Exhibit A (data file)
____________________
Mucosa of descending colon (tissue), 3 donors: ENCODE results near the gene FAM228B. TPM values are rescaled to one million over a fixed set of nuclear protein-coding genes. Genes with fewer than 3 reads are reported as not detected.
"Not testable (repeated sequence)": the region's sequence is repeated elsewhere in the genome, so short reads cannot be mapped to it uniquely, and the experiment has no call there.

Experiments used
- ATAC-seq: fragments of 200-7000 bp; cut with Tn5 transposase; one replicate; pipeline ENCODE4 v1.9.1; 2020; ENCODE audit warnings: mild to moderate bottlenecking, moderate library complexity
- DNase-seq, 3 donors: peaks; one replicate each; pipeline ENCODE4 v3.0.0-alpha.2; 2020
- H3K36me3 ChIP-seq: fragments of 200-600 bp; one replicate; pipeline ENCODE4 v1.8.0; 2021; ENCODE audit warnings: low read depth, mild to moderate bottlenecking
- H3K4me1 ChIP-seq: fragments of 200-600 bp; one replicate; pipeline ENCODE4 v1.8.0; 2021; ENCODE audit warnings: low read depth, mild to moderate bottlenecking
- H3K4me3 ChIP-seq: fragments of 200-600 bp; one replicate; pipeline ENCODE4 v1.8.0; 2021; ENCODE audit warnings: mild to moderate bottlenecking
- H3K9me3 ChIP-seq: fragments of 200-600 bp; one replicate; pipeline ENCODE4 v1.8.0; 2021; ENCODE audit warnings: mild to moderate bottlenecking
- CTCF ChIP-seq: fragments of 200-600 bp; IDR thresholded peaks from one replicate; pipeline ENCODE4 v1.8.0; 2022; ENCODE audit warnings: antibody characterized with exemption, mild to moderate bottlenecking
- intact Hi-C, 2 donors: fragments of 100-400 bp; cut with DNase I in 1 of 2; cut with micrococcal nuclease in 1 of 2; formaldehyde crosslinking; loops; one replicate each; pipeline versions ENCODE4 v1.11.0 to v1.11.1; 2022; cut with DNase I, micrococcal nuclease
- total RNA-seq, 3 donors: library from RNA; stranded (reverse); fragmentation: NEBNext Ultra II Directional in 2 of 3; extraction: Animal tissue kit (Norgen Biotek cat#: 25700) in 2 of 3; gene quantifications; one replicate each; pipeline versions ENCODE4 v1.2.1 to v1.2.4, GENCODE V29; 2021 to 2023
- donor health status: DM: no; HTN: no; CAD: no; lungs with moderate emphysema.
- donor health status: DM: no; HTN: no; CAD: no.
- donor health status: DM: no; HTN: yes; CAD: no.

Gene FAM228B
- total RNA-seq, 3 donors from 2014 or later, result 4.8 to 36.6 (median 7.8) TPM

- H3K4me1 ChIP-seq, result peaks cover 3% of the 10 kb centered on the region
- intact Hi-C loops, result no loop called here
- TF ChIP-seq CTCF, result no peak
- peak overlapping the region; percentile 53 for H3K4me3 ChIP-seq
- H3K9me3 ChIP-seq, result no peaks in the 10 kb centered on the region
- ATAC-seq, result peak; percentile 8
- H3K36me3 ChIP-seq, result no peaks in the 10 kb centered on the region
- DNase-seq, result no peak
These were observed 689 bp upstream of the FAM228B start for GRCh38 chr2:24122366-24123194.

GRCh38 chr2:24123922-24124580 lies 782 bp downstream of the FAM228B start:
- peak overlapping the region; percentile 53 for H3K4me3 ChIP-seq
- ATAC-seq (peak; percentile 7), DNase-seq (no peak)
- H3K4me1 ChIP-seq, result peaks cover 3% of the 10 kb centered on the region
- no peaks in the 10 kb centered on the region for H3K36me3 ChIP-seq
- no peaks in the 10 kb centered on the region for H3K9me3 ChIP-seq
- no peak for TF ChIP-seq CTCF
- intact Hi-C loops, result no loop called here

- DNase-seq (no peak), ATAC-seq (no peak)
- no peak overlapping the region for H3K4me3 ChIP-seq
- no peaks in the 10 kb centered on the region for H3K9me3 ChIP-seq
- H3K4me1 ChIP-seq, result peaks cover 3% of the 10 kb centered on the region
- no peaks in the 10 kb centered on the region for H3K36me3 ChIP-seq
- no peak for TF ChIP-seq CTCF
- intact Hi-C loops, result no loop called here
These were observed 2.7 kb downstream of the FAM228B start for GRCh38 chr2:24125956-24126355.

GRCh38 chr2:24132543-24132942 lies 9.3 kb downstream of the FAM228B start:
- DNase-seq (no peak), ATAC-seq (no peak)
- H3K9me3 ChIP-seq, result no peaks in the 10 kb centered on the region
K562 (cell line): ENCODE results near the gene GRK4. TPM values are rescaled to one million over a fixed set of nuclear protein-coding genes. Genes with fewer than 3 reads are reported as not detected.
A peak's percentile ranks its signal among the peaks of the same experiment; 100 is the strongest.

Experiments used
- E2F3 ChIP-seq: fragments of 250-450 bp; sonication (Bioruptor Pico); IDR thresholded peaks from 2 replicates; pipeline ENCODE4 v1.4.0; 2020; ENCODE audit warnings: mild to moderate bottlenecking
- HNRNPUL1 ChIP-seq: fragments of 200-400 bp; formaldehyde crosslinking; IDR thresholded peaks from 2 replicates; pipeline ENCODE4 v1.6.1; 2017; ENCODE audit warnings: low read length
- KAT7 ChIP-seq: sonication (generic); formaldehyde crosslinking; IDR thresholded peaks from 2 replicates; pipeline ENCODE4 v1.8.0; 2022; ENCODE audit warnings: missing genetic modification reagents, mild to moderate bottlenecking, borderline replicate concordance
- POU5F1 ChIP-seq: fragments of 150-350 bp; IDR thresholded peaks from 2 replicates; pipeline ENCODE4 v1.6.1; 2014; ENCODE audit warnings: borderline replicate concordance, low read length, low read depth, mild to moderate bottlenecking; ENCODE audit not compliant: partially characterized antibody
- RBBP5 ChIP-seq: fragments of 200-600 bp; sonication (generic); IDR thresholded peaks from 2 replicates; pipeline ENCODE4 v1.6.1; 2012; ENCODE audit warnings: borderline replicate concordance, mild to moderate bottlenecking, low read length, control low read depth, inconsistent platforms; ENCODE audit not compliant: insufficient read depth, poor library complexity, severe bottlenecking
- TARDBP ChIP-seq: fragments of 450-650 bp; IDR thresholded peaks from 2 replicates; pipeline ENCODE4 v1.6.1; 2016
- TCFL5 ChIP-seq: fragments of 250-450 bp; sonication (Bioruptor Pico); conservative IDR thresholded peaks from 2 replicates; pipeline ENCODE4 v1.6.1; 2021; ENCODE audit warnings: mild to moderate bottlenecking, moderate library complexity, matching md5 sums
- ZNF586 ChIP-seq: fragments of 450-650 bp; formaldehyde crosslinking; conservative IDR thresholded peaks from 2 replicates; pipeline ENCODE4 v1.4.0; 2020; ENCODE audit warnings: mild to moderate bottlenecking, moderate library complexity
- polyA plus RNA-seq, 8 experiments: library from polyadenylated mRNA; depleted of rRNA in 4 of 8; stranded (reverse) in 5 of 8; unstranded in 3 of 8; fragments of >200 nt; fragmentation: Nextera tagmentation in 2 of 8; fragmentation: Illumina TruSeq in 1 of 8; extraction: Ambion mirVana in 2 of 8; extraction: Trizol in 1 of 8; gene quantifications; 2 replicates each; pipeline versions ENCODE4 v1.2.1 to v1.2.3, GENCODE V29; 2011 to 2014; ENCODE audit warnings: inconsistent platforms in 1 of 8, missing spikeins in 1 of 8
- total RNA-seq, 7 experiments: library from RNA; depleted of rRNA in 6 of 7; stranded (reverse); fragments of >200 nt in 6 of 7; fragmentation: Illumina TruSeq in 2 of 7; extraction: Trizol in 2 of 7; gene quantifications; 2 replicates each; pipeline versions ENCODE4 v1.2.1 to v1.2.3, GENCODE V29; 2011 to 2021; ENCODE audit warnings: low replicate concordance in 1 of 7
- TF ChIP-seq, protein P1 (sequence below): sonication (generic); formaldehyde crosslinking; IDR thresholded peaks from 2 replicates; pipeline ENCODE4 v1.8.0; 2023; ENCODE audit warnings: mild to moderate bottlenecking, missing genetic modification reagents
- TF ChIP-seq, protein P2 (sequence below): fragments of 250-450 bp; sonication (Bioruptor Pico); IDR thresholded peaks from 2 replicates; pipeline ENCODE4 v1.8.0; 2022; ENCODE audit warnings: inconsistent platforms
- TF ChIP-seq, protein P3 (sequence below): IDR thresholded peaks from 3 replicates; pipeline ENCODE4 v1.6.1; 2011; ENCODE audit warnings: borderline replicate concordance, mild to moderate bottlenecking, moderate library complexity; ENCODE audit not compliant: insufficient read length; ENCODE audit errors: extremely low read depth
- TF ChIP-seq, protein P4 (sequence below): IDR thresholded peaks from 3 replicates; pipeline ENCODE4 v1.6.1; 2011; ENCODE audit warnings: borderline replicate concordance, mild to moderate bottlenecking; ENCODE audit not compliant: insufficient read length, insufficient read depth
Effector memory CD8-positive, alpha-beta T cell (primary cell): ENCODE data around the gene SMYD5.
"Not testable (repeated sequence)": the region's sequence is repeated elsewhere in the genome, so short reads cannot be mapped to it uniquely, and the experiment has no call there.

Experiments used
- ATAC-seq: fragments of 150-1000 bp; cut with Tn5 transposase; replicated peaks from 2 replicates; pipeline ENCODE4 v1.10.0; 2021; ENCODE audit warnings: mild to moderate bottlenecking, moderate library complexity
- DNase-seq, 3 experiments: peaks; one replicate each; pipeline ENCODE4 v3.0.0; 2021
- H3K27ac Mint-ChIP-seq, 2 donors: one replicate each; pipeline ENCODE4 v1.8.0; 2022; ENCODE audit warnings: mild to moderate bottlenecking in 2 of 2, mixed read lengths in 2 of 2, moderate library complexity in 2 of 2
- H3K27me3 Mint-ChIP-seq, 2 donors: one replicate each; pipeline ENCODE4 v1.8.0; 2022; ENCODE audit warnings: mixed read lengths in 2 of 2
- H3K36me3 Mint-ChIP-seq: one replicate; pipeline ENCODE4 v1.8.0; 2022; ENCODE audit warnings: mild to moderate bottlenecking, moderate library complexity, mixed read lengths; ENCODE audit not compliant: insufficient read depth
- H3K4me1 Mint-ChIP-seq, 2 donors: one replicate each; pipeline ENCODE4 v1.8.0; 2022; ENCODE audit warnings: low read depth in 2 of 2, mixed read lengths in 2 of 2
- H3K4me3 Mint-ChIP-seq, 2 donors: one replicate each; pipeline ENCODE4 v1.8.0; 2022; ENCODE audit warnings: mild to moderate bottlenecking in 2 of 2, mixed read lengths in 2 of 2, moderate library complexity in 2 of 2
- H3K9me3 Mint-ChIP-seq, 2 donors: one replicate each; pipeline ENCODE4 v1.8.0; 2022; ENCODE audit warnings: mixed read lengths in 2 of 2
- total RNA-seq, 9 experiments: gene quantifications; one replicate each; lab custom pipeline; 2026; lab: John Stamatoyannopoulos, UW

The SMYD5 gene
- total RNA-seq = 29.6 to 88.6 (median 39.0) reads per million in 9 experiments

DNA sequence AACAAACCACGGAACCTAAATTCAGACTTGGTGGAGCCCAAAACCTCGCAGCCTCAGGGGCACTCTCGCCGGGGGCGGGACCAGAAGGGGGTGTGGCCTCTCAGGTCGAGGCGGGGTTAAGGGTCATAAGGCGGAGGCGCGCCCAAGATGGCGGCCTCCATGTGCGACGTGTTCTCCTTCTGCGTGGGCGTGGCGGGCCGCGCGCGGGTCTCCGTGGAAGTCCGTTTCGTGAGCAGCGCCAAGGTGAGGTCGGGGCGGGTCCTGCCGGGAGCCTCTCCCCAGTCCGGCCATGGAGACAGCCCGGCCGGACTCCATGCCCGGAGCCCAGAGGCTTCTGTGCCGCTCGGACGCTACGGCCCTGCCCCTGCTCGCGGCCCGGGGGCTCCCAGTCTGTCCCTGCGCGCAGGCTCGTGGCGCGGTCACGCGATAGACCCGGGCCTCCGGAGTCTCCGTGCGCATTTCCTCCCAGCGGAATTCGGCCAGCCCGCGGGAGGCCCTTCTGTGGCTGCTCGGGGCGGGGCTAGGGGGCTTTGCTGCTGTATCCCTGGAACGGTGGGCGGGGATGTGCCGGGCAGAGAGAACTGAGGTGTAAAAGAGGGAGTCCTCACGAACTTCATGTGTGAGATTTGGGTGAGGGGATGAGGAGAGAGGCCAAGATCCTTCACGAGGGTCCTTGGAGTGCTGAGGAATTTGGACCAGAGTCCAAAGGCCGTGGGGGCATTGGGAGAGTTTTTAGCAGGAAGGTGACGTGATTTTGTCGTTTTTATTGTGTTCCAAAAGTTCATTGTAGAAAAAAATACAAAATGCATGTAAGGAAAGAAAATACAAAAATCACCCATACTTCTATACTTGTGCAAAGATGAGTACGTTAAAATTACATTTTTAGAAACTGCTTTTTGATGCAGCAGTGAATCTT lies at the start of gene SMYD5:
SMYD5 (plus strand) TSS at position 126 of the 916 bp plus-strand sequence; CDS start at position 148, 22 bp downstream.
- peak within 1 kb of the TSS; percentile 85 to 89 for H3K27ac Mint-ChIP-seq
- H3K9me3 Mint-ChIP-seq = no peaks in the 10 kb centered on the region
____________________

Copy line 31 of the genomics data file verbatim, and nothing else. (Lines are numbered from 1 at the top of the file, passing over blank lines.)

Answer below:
- no peaks in the 10 kb centered on the region for H3K36me3 ChIP-seq